Evolution of cyclin B3 shows an abrupt three-fold size increase, due to the extension of a single exon in placental mammals, allowing for new protein-protein interactions.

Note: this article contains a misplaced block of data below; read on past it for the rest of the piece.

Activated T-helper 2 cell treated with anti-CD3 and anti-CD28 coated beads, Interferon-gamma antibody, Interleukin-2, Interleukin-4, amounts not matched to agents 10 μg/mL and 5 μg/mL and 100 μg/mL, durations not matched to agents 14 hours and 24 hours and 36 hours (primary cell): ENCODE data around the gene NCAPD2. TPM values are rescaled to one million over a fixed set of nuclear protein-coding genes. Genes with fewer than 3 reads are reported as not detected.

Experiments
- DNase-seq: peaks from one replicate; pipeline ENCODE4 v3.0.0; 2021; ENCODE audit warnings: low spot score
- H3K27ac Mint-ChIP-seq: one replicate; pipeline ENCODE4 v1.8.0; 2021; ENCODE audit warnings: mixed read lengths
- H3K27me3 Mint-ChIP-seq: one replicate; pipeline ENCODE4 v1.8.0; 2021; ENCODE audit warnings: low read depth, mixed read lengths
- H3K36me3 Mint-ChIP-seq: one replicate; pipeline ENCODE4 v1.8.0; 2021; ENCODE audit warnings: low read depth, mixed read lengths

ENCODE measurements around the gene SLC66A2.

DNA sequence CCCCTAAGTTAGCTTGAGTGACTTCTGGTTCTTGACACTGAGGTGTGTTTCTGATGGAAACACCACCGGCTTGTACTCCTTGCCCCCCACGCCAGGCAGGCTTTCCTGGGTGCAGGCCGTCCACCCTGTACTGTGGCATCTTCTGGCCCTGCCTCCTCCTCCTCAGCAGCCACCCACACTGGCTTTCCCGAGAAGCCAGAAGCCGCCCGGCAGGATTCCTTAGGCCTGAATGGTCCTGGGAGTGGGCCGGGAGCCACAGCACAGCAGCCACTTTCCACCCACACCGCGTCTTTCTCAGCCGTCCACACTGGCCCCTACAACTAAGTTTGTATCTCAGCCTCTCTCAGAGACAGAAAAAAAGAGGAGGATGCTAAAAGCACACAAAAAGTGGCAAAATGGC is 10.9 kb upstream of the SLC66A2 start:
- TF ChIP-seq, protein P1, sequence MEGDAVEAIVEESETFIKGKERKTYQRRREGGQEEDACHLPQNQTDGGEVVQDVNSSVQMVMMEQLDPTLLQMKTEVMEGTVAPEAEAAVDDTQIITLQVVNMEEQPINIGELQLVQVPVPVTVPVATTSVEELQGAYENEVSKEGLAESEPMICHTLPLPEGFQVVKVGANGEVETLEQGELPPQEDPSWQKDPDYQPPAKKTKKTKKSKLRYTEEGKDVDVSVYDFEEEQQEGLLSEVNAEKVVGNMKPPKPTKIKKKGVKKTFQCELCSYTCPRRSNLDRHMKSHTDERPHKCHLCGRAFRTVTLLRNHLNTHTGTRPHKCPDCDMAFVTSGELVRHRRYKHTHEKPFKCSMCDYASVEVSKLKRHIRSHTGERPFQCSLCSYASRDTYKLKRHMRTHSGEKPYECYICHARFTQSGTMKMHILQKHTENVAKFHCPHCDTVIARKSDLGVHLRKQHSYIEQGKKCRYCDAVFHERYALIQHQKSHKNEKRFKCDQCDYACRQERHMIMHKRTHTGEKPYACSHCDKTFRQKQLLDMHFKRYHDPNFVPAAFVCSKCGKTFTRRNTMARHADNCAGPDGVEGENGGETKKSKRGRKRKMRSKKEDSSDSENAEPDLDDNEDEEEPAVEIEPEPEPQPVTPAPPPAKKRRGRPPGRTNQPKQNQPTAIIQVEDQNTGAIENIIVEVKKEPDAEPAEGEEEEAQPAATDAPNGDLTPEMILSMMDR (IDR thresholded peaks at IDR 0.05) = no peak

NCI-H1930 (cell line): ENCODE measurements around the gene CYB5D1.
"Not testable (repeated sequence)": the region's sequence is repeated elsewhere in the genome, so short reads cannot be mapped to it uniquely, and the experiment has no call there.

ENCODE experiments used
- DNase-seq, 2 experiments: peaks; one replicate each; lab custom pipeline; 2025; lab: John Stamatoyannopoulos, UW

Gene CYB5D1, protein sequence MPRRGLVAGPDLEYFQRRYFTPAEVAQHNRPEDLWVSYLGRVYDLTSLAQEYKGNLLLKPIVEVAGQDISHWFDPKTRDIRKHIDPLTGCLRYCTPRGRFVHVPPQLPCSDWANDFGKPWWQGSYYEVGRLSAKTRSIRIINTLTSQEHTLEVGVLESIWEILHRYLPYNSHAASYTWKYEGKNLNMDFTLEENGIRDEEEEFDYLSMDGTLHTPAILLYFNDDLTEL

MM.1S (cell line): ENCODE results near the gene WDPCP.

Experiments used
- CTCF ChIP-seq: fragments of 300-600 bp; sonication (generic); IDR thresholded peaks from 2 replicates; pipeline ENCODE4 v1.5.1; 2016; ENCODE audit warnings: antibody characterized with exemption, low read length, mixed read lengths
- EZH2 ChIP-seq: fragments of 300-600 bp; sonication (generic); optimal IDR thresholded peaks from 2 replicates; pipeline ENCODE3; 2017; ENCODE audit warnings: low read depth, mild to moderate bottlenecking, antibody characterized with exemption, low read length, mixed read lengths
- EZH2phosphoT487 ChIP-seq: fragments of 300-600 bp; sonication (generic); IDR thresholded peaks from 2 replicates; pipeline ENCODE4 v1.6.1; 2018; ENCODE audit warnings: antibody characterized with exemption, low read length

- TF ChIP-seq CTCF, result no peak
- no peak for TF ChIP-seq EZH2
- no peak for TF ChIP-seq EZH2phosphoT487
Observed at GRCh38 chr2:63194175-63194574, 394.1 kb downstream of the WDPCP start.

While most cyclin-dependent kinases (CDKs) are involved in cell cycle control, CDK5 is mostly known for crucial functions in neurogenesis. However, we cloned sea urchin CDK5 from a two-cell stage cDNA library and found that the protein is present in eggs and embryos, up to the pluteus stage, but without associated kinase activity. To investigate the potential for nonneuronal roles, we screened a starfish cDNA library with the yeast two-hybrid system, for possible CDK5 partners. Interactions with clones expressing part of cyclin B3 and cyclin E proteins were found and the full-length cyclins were cloned. These interactions were verified in vitro but not in extracts of starfish oocytes and embryos, at any stages, despite the presence of detectable amounts of CDK5, cyclin B3, and cyclin E. We then looked for p35, the CDK5-specific activator, and cloned the sea urchin ortholog. A sea urchin-specific anomaly in the amino acid sequence is the absence of N-terminal myristoylation signal, but nucleotide environment analysis suggests a much higher probability of translation initiation on the second methionine(Met44), that is associated with a conserved myristoylation signal. p35 was found to associate with CDK5 and, when bacterially produced, to confer protein kinase activity to CDK5 immunoprecipitated from sea urchin eggs and embryos. However, p35 mRNA expression was found to begin only at the end of the blastula stage, and the protein was undetectable at any embryonic stage, suggesting a neuronal role beginning in late larval stages.